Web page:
And our county held its annual county fair.

best cheese curds on the planet


our neighbor and beekeeper Dan at the tractor pull


my American Pineapple quilt! oh my!

Our son spent a few days with us preparing for and fishing his last Mississippi River tournament of the season.


We goat and cat sat for our neighbors for a long weekend.


some of this year's babes


Bock, the papa

We cat sat for Anne and Matthias while they took a much needed getaway.

We celebrated the autumnal equinox with our ritual of standing on the road watching the sun set south of it for the first time since March.


We took a day trip (on my birthday) to see the H2OH! exhibit at the Minnesota Marine Art Museum in Winona, MN







and included a stop in Wabasha to visit the National Eagle Center.


While in Wabasha we discovered the cutest java/quilt shop you could imagine. Jan, the owner, was a delight to talk with and I found the exact quilting ruler I was planning to add to my collection.


We made a couple of pumpkin runs and have a nice collection on our front porch steps which were pretty bare. The houseplants that were vacationing on the front porch had their necessary end of summer spa treatments and had been moved indoors with much cooler night temperatures on the way.
After harvesting and preserving from the gardens,  winter prep weeding, mulching, edging work were the focus of the month. Not an entirely successful growing season. Happy for the successes and already planning for next season. Did manage to stop at Seed Savers while in Decorah and brought back some favorite seeds plus garlic!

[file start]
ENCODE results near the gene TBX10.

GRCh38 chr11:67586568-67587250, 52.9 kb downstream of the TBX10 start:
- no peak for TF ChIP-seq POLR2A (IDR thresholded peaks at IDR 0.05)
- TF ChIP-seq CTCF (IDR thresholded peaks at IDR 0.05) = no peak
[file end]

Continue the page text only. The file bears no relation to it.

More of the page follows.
I read two new novels, A Better Man, the newest Louise Penny book (I actually read this twice...once very fast and the second time very slowly to savor her craftsmanship) and Fiddling With Fate, the newest Kathleen Ernst book.
In between I found a little time to listen to the siren call of creating. My sewing space enjoyed a thorough reorganizing and I filled a basket with cross stitch projects I hope to tackle this fall.

I like to keep my fingers busy while we're watching videos from the library or something on Netflix or Amazon in the evenings. Sometimes that gets a little tricky when cats demand a lap. Jerome is frequently called upon to rewind for me when I miss some important scene. Patient man.









And now it's October. Sweater weather. Soup weather. Candles burning. Longer hours in the sewing room. Amazing night skies. Stunning sunsets. Blankets on the bed. Halloween.
2018 brought our first snow cover on Oct 16, followed by sunny warmer days. Mercurial. Chameleon. October.